What the Tech? More MoviePass changes
Monday, MoviePass pivoted again, announcing it would keep the $10 monthly subscription cost but would limit people to 3 movies per month.
Another day, another change for MoviePass. The company announced Monday that it's scrapping an announced plan (from last week) to raise prices to $14.95 per month and will instead, limit subscribers to seeing 3 movies per month for the original $10 membership.
If you're just joining the MoviePass conversation, it gained a huge following about this time last year when it began charging $10 per month to see an unlimited number of movies in theaters. The only stipulation was that you could only see one movie per day.
Movie fans, even casual fans quickly signed up and as of the first of August some 3 million people have subscriptions.
A victim of its success, MoviePass is burning through $40 million every month because the company pays full price for those tickets. If someone sees, say 10 movies a month, MoviePass is paying full price for those tickets which costs anywhere from $9 to $14.
In recent weeks MoviePass has struggled to stay afloat. In July the company began charging an extra fee, a surge price, for certain movies at certain times. If a subscriber checked in to watch Mission Impossible on a Saturday, they were forced to pay an extra $5 or so for the ticket. When that didn't help enough, MoviePass stopped buying tickets for the blockbusters. Subscribers could not, for example, see Mission Impossible or Christopher Robin and would need to wait 2 weeks after a movie first hit the theater.
Then last week MoviePass announced it would raise the price to $14.95 per month for the subscription. Members were unhappy and told them so.
Monday, MoviePass pivoted again, announcing it would keep the $10 monthly subscription cost but would limit people to 3 movies per month. It also stated that after seeing 3 movies, subscribers would receive a discount on tickets of roughly $3-$5.
Movie reviewer and podcaster John Ellis has been unhappy with MoviePass since the changes first begin this summer. He uses MoviePass to see roughly 8 movies per month.
"With the initial plan, I was saving $90, maybe $100 a month so it was a no-brainer for me for $10 a month," he said. "You're still saving money but I'm not certain when that's going to change. Next week, what's the deal going to be? Frankly I'm at the point where I just don't trust MoviePass anymore."
The subscription can still be a good deal for anyone who sees more than one movie each month. If a movie ticket costs $10, and in some cities and times a ticket costs $12-$15, seeing just one film in the theater will pay for the MoviePass subscription. At most a subscriber will save $25 if they see 3 movies each month.
"I have to decide, do I want to pay...I may as well just pay an extra $25 or more and not even have to deal with them and move on to something else," Ellis said. "We'll see, I'm going to let it go for a month or two and see how the math works for me and then make a decision there."
In the announcement MoviePass stated that approximately 15% of its customers are stressing the system by purchasing tickets for many movies each month and that the company is losing a lot of money on those subscribers.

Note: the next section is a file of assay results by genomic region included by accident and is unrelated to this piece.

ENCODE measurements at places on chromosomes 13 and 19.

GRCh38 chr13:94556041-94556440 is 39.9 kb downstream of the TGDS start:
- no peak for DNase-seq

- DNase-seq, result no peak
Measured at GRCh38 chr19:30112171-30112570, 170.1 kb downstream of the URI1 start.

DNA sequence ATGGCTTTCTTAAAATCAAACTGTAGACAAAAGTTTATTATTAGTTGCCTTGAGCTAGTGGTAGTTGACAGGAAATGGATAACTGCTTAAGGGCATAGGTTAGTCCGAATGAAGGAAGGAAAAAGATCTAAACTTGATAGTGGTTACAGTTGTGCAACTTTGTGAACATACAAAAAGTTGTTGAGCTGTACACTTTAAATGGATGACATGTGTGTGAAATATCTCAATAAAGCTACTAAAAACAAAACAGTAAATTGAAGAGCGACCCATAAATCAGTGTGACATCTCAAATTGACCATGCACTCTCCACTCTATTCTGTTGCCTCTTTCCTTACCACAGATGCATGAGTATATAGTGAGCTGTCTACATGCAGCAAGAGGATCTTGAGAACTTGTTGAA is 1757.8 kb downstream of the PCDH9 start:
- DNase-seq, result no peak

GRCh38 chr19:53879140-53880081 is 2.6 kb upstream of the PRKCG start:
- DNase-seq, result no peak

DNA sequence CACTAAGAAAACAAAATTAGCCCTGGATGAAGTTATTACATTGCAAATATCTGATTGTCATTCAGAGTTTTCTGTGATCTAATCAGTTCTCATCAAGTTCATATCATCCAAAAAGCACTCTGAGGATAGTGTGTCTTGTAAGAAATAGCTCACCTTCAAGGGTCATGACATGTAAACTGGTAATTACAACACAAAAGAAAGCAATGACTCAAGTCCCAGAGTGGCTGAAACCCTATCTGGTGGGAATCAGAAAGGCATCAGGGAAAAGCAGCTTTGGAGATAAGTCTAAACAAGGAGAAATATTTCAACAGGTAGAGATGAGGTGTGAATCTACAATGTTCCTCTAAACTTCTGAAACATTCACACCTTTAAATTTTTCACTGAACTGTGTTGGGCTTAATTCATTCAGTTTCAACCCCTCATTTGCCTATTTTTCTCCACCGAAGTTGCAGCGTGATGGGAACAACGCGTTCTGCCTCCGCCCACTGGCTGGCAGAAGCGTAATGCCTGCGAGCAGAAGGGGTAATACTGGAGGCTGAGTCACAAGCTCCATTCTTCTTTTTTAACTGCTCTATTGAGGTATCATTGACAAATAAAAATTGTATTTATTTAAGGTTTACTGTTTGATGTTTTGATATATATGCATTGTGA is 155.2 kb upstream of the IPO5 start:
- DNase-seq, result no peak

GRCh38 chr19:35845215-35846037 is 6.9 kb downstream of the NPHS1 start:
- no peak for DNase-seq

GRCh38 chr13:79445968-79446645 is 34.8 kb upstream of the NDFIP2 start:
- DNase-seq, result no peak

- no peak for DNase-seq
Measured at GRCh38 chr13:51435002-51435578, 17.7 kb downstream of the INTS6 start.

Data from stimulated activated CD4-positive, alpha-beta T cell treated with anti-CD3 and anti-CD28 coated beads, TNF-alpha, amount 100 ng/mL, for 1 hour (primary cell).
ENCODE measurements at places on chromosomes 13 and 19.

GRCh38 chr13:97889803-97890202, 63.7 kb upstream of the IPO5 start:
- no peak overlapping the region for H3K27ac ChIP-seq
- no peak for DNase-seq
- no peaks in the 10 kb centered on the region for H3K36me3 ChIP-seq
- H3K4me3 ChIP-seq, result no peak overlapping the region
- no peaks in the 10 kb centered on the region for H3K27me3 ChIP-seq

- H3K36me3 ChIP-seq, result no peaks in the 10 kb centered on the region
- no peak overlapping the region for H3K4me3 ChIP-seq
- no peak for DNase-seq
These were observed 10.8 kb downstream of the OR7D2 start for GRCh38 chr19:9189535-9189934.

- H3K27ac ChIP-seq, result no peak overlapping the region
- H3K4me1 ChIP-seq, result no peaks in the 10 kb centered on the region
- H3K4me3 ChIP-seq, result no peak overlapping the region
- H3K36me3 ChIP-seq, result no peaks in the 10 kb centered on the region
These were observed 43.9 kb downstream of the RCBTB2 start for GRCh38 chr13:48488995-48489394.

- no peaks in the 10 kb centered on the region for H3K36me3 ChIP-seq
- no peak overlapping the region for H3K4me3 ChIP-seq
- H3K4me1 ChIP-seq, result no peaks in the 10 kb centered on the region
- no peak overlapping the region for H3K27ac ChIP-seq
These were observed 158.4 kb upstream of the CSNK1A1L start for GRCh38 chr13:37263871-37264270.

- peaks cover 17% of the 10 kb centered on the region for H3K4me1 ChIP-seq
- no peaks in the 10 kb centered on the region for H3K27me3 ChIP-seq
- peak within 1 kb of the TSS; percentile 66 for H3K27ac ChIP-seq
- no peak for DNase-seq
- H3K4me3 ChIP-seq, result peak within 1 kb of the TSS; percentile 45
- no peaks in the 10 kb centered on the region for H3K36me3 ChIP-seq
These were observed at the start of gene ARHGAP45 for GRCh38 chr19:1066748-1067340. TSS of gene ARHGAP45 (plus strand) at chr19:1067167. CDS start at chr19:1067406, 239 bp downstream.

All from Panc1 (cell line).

The next time you open the MoviePass app (if its already been updated), you will be prompted to accept the new terms. If you do, the new plan goes into effect with your next billing cycle beginning August 15th.
Here is the full announcement from MoviePass:
Dear MoviePass Member,
On August 15, 2018, we will hit the one-year anniversary of MoviePass’ revolutionary price point of $9.95 a month. We’ve experienced tremendous growth, and we know that at times, the frequent changes to our service have been frustrating to you. But through it all, one thing is clear: we’ve gotten people excited about going to the movies again.
Over the last year, we have tried different things and we’ve discovered what our members love about our service — the low price point and the ability to go to more than 91 percent of theaters nationwide. We’ve also learned what people don’t like about the service — features including Peak Pricing and Ticket Verification.
So now, with almost a full year of learnings under our belt, we’re introducing a new pricing plan that retains the features you love the most and removes the ones you don’t.
Most importantly, this new plan will ensure that we can run a sustainable business and continue providing you with an amazing deal to go see movies in theaters.
Here are the details:
? Under our new plan, MoviePass members will be able to see up to three standard movies a month for $9.95, and be given up to a $5.00 discount to any additional movie tickets purchased. Today, 85 percent of MoviePass members go to three movies or less per month, so these changes cater to the majority of our movie-going community.
? The new plan will include many major studio first-run films, however there will be some exceptions (note that theaters with e-ticketing will include all movies and showtimes with no restrictions).??
? We will be suspending Peak Pricing and Ticket Verification requirements for all members in the new plan described above.
? Over the coming days, MoviePass members with a monthly subscription renewing on or after August 15th will be given the option in the MoviePass app to transition to the new plan. Quarterly and annual subscribers will not be impacted until their renewal date.
The truth is, disruption and innovation require staying flexible and having an open mind. We genuinely strive to offer you a service that is a great deal, and we believe that the new plan we’re introducing will be attractive to the majority of our members. It’s been an exciting journey so far, and MoviePass is here to stay. Your endless support, understanding and enthusiasm are greatly appreciated.